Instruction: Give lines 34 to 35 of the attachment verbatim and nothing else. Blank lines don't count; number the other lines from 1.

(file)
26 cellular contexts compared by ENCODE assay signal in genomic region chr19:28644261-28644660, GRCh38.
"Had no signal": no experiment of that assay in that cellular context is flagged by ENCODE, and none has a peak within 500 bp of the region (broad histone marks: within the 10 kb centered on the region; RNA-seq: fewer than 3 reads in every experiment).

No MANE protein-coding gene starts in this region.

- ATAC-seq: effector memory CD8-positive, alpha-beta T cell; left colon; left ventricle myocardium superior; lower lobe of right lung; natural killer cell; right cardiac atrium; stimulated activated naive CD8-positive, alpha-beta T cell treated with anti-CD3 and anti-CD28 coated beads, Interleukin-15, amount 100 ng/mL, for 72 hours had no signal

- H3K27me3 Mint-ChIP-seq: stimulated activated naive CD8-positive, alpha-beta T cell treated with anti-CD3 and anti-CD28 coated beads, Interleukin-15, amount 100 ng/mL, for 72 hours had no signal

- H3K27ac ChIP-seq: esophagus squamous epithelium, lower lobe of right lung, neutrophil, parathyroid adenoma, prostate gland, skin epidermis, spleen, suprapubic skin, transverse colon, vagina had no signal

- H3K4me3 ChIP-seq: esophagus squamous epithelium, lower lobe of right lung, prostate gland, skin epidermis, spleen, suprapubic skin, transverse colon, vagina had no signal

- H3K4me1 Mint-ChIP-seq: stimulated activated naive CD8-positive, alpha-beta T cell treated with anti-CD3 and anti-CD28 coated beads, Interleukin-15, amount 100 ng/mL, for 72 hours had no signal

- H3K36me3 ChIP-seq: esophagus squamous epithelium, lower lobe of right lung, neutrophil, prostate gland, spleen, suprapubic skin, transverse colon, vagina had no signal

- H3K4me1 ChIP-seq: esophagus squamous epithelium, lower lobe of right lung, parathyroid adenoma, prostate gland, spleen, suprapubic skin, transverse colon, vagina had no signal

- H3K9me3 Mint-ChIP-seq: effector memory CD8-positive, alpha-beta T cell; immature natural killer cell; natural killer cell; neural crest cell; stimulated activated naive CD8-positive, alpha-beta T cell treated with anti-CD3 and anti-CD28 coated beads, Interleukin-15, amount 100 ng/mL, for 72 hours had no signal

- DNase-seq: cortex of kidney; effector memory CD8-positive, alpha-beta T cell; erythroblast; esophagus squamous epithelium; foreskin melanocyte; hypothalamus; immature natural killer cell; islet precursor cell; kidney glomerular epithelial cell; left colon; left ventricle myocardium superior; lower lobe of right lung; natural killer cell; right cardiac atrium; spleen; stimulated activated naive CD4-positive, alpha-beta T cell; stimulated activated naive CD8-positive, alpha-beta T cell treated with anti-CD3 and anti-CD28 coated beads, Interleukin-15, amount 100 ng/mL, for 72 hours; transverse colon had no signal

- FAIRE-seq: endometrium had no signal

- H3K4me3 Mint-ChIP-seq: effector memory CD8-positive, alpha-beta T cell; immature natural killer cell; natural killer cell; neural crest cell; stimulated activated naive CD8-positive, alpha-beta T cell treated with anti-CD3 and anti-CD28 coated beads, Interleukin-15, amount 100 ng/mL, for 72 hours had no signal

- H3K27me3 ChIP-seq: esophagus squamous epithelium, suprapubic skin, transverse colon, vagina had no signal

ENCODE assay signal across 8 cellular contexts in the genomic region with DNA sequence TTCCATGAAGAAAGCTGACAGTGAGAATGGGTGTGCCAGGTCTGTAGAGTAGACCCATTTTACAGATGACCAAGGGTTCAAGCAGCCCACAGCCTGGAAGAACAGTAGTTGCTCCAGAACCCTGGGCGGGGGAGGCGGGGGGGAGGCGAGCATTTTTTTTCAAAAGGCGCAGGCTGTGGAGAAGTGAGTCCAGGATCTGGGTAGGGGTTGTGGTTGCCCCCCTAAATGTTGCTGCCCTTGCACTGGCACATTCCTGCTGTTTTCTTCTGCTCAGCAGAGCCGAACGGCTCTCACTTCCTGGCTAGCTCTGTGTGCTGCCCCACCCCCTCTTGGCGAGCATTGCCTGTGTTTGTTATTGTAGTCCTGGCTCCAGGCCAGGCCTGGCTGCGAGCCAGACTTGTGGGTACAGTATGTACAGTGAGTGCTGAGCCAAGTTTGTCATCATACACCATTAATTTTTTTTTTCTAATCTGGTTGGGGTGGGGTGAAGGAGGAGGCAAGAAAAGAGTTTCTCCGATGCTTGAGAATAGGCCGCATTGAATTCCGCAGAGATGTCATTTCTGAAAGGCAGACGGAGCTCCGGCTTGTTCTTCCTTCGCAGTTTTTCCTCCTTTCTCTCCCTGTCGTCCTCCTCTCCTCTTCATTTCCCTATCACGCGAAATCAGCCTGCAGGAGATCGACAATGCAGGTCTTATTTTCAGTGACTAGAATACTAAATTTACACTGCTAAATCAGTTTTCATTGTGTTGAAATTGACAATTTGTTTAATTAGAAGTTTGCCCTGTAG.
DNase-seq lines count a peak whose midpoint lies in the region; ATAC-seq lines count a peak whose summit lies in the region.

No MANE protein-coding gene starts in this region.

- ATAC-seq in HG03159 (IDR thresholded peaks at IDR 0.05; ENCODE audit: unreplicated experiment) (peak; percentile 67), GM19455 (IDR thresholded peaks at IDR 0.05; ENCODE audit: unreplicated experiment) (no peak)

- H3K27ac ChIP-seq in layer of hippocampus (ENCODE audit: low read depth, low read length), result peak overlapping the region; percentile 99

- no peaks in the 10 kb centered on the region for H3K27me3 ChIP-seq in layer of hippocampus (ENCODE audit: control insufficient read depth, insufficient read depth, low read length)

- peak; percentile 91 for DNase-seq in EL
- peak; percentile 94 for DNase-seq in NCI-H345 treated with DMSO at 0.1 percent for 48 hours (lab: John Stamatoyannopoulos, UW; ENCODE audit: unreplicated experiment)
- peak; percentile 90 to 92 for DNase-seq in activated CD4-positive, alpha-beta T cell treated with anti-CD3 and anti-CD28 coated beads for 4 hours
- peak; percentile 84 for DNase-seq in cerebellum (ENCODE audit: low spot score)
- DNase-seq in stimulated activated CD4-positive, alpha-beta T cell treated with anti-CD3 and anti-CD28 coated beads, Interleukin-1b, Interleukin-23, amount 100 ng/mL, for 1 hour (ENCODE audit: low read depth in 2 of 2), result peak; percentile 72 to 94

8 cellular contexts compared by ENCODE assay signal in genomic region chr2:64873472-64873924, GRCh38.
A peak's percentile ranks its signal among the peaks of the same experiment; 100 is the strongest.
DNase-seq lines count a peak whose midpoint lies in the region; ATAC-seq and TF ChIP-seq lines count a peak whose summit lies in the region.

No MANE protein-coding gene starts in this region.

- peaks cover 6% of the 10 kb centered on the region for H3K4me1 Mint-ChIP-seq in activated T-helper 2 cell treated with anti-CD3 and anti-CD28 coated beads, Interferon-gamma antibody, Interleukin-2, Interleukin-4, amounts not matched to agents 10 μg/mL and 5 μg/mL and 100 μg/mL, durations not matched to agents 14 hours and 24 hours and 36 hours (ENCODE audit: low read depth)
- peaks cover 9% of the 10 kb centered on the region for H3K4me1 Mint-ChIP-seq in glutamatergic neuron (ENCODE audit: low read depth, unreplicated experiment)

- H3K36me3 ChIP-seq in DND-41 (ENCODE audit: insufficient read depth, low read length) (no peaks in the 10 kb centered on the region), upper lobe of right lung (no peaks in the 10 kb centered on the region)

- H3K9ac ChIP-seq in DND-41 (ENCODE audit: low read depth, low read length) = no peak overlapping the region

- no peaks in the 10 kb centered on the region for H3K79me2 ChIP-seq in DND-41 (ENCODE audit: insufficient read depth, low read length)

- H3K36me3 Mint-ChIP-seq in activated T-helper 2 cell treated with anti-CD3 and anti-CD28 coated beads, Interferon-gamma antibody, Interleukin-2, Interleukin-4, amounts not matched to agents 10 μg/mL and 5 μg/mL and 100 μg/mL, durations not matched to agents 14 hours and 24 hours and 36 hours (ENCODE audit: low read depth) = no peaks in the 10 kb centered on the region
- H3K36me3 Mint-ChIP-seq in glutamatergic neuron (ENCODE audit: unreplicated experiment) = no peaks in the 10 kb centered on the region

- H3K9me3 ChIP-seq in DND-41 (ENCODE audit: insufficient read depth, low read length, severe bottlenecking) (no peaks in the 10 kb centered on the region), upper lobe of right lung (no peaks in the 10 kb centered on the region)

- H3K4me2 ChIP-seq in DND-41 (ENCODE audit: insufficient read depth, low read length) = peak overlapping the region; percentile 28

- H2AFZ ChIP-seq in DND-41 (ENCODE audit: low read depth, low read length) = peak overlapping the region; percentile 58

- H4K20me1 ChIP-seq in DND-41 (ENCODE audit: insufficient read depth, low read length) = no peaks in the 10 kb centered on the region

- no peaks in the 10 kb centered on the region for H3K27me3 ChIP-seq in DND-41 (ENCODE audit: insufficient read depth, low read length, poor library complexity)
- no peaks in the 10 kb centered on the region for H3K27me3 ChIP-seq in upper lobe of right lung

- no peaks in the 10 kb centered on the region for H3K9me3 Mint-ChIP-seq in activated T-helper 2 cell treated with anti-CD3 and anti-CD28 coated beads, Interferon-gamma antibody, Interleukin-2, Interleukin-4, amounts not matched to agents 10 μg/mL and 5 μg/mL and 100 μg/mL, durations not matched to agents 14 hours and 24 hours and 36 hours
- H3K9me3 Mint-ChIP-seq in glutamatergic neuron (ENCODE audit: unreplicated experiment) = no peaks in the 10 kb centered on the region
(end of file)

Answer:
- H3K9ac ChIP-seq in DND-41 (ENCODE audit: low read depth, low read length) = no peak overlapping the region

- no peaks in the 10 kb centered on the region for H3K79me2 ChIP-seq in DND-41 (ENCODE audit: insufficient read depth, low read length)